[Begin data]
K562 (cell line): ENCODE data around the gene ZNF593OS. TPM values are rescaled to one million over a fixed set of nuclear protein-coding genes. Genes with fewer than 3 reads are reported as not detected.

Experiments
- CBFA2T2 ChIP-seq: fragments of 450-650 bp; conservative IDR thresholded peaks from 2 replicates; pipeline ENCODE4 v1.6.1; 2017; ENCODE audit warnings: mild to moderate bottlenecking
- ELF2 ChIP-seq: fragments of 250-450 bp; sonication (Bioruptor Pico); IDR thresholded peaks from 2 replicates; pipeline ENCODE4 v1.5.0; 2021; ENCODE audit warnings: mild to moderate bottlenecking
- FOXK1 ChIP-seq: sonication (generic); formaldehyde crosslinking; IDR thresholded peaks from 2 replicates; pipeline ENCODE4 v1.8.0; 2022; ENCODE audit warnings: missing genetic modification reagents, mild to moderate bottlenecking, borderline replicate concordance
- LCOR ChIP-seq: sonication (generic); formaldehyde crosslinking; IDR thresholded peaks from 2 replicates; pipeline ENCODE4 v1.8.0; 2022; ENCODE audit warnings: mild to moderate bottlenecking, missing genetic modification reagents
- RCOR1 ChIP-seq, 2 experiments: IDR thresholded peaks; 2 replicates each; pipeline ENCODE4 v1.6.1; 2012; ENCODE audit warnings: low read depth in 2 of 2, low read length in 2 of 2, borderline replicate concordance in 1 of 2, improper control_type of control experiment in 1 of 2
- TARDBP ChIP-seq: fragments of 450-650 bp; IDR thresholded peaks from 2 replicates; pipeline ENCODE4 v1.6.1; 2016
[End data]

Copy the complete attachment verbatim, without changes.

K562 (cell line): ENCODE data around the gene ZNF593OS. TPM values are rescaled to one million over a fixed set of nuclear protein-coding genes. Genes with fewer than 3 reads are reported as not detected.

Experiments
- CBFA2T2 ChIP-seq: fragments of 450-650 bp; conservative IDR thresholded peaks from 2 replicates; pipeline ENCODE4 v1.6.1; 2017; ENCODE audit warnings: mild to moderate bottlenecking
- ELF2 ChIP-seq: fragments of 250-450 bp; sonication (Bioruptor Pico); IDR thresholded peaks from 2 replicates; pipeline ENCODE4 v1.5.0; 2021; ENCODE audit warnings: mild to moderate bottlenecking
- FOXK1 ChIP-seq: sonication (generic); formaldehyde crosslinking; IDR thresholded peaks from 2 replicates; pipeline ENCODE4 v1.8.0; 2022; ENCODE audit warnings: missing genetic modification reagents, mild to moderate bottlenecking, borderline replicate concordance
- LCOR ChIP-seq: sonication (generic); formaldehyde crosslinking; IDR thresholded peaks from 2 replicates; pipeline ENCODE4 v1.8.0; 2022; ENCODE audit warnings: mild to moderate bottlenecking, missing genetic modification reagents
- RCOR1 ChIP-seq, 2 experiments: IDR thresholded peaks; 2 replicates each; pipeline ENCODE4 v1.6.1; 2012; ENCODE audit warnings: low read depth in 2 of 2, low read length in 2 of 2, borderline replicate concordance in 1 of 2, improper control_type of control experiment in 1 of 2
- TARDBP ChIP-seq: fragments of 450-650 bp; IDR thresholded peaks from 2 replicates; pipeline ENCODE4 v1.6.1; 2016